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Pound live: Sterling set to fall further as Boris Johnson takes UK to brink of no-deal Brexit

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Ben Chapman
Thursday 08 August 2019 08:51 BST
What does a no-deal Brexit mean?

The pound is set to fall even further as the likelihood increases of a no-deal Brexit that will be disastrous for the UK economy, according to a poll.

Sterling has already suffered a rout since Boris Johnson became prime minister on 24 July, falling to a two-and-a-half year low against the dollar of $1.2080 last week.

Analysts polled by Reuters predicted further declines to between $1.17 and $1.20 as the 31 October deadline day approaches.

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Good morning and welcome to The Independent's live coverage of business and economics events around the world. 

Analysts are predicting that the pound, already battered by Boris Johnson's premiership, is set to fall further in the coming weeks.

House prices are also suffering in the Brexit gloom, according to a poll of surveyors.

ben.chapman8 August 2019 09:28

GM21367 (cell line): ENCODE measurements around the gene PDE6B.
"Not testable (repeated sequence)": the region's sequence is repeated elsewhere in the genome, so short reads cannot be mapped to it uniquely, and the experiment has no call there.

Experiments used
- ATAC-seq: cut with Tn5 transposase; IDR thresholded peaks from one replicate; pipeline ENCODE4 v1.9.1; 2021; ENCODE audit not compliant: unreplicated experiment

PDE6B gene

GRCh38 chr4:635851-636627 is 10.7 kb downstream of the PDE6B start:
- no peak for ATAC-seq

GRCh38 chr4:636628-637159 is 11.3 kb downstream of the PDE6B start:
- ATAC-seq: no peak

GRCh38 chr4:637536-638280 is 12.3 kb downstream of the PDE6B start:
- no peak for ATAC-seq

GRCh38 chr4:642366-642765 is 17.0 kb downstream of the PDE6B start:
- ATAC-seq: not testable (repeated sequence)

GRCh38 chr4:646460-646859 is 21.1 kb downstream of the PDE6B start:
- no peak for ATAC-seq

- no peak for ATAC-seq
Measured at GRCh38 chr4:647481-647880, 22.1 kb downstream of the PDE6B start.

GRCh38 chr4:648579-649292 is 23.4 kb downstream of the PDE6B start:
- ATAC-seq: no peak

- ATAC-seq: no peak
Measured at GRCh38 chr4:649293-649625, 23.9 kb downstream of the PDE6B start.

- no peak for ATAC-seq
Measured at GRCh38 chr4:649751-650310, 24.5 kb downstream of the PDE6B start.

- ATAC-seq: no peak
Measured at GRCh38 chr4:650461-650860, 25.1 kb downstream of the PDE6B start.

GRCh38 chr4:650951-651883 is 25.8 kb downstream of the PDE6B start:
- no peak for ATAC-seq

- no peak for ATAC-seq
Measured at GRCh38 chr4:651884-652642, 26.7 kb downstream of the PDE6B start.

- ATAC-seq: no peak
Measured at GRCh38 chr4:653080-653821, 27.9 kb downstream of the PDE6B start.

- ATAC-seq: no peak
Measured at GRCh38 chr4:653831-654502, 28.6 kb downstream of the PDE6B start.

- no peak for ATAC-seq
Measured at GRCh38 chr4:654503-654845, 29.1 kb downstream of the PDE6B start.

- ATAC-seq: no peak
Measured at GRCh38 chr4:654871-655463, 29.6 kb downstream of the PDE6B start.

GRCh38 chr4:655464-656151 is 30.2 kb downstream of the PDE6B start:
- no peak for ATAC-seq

Looking beyond pound v dollar, things are even worse for the pound.

Against a trade-weighted basket of major currencies, sterling hit a 33-month low on 30 July

"Sterling’s recent tumble suggests that a no-deal Brexit could take the pound into uncharted territory," says Silvia Dall’Angelo, Senior Economist at Hermes Investment Management.

Against the dollar, that could mean $1.05 to $1.10 but, "Given the tendency for financial markets to overshoot, no-deal Brexit could easily push the pound to parity with the dollar which has never happened before."

She adds:

"Going forward, there is scope for wider ranges of value for the pound, including the possibility of an increase if MPs are able to successfully block a no-deal Brexit in Parliament, but realistically, the next few months don’t hold much promise for the currency.

"September and October could be wildly volatile months for sterling."

ben.chapman8 August 2019 09:44